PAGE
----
Complex regional pain syndrome is a little understood but very painful syndrome that can begin after a seemingly minor injury. What makes this syndrome even more puzzling is the allodynia, severe pain results from a relatively harmless action, such as brushing lightly against the affected limb. Because it is neuropathic, or nerve pain, it is particularly hard to treat. Many of the medications that are tried have side effects that may make them unbearable for the patient, regardless of the ability to relieve pain. For this reason, researchers are constantly working on finding an alternative for people living with this disorder.
Ketamine is a powerful anesthetic that is used mostly by veterinarians, but may be used for humans. It causes the person to feel as if he or she isn't part of the pain, it's often called a dissociative anesthetic. Using smaller doses, not enough to induce unconsciousness, may help relieve some types of pain, most often after surgery, but also chronic pain. But it is still not a commonly used medication.
The authors of this study wanted to determine if topical ketamine, ketamine that is placed on top of the skin, rather than ingested or injected, could help patients with complex regional pain syndrome. To do this, researchers recruited 20 patients (14 female) who had been diagnosed with the syndrome. Twelve had developed it in the arm and eight in the leg. Five patients developed it after a fracture, six after a sprain or soft tissue injury, three patients after surgery or receiving a injection, and four after an infection, clotting, electric shock, or anaphylaxis (allergic reaction).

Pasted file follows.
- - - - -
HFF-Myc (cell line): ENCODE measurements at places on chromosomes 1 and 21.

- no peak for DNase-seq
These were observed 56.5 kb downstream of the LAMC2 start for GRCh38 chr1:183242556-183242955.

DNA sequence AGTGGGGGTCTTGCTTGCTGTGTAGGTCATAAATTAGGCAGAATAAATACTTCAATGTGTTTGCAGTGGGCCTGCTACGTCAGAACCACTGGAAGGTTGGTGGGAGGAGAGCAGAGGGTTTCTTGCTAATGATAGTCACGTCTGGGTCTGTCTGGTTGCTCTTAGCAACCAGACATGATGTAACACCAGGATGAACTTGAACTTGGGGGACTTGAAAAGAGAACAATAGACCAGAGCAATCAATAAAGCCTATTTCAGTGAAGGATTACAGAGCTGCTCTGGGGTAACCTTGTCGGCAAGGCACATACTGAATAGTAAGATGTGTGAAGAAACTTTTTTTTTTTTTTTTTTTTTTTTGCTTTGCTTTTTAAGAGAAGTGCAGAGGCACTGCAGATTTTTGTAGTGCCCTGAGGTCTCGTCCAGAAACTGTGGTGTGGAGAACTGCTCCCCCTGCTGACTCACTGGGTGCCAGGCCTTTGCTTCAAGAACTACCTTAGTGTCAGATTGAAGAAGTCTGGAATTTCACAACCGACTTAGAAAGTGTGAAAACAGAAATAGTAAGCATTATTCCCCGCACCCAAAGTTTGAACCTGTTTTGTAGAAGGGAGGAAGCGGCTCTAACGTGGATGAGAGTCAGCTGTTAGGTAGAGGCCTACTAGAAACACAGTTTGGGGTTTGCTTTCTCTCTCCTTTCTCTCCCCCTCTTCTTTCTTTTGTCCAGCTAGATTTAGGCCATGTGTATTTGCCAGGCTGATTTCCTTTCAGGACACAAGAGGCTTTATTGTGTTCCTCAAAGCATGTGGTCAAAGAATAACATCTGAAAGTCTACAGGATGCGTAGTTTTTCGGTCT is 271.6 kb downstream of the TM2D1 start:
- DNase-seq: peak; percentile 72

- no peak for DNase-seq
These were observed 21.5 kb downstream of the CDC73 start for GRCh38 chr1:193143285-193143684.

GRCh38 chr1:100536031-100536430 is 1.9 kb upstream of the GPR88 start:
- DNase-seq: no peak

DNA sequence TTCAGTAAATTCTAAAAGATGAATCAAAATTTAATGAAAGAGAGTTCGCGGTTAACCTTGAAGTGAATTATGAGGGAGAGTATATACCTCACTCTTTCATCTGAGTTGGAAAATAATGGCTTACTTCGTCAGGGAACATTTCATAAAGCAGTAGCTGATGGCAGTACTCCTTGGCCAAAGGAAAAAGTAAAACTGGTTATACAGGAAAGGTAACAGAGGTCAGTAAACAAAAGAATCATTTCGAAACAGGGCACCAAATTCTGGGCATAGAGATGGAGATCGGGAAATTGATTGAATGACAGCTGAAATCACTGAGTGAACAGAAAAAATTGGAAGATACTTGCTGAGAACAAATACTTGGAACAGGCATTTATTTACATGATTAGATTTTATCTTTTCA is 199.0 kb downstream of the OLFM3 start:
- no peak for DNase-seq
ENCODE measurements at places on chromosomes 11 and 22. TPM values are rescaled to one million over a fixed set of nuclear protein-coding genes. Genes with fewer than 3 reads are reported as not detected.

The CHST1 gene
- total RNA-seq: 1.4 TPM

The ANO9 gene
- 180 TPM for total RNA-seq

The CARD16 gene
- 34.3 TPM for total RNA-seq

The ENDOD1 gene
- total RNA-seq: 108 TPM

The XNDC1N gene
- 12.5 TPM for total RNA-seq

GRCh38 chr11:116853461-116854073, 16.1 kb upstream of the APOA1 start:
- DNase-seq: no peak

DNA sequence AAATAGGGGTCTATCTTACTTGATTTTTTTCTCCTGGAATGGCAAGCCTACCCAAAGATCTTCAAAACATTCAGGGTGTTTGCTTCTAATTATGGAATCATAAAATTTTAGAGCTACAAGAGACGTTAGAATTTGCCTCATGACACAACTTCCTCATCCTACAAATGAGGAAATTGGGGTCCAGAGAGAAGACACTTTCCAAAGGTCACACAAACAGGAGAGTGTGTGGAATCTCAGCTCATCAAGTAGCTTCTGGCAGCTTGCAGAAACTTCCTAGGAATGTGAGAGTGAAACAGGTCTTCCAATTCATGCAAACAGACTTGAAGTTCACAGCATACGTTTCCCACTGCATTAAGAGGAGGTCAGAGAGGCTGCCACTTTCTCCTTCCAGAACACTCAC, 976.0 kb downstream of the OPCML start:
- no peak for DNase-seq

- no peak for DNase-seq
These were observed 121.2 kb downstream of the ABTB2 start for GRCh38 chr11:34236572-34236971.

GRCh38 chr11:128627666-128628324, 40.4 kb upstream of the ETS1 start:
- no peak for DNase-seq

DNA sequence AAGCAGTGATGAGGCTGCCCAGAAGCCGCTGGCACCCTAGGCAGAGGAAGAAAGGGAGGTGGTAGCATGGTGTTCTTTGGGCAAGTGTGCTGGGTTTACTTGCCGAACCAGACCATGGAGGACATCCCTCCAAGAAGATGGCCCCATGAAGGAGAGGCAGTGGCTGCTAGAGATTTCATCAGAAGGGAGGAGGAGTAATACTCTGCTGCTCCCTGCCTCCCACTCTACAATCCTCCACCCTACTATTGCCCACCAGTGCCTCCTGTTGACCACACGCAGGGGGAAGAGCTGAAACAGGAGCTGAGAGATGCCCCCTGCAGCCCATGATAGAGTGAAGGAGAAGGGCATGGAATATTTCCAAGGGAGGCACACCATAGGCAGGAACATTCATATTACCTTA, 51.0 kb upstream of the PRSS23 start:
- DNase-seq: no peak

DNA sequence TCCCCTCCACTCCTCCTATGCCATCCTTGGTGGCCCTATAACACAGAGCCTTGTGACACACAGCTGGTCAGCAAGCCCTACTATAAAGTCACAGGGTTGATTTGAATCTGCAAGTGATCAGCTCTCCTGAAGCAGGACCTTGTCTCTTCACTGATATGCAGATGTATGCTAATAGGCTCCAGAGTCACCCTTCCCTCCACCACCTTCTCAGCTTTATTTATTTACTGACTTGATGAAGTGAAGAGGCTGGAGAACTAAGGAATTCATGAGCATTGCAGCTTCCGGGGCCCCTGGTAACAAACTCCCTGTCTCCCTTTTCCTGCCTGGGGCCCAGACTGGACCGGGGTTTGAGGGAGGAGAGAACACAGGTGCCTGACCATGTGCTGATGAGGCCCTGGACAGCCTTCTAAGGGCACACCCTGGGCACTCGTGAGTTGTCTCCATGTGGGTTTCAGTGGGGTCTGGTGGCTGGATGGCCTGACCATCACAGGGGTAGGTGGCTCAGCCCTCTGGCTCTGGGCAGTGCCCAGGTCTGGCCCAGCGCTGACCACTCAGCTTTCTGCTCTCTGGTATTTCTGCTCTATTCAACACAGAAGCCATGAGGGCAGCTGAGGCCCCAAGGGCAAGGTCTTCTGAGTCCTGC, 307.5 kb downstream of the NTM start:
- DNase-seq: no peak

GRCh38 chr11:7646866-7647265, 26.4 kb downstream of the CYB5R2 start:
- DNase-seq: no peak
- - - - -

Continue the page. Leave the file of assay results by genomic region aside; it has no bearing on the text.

All patients were tested for their sensation, their ability to feel a light touch, their pain-pressure threshold, sharpness stimulation, light brushing sensation, and cold and heat thresholds. The patients were evaluated at the time the cream was applied to both their affected limb and their non-affected limb - and then again 30 minutes later, in two sessions, one week apart. What the researchers found was that although the ketamine cream didn't decrease the actual pain from the complex regional pain syndrome, it reduced the allodynia and this could be an important finding. Allodynia is reported as one of the most frustrating parts of the disorder. The authors of this article hope that these findings will lead to more research into using ketamine for complex regional pain syndrome.
Philip M. FInch, Lone Knudsen, and Peter D. Drummond. Reduction of allodynia in patients with complex regional pain syndrome: A double-blinded placebo-controlled trial of topical ketamine. In PAIN. Vol. 146. Pp. 18 to 25.'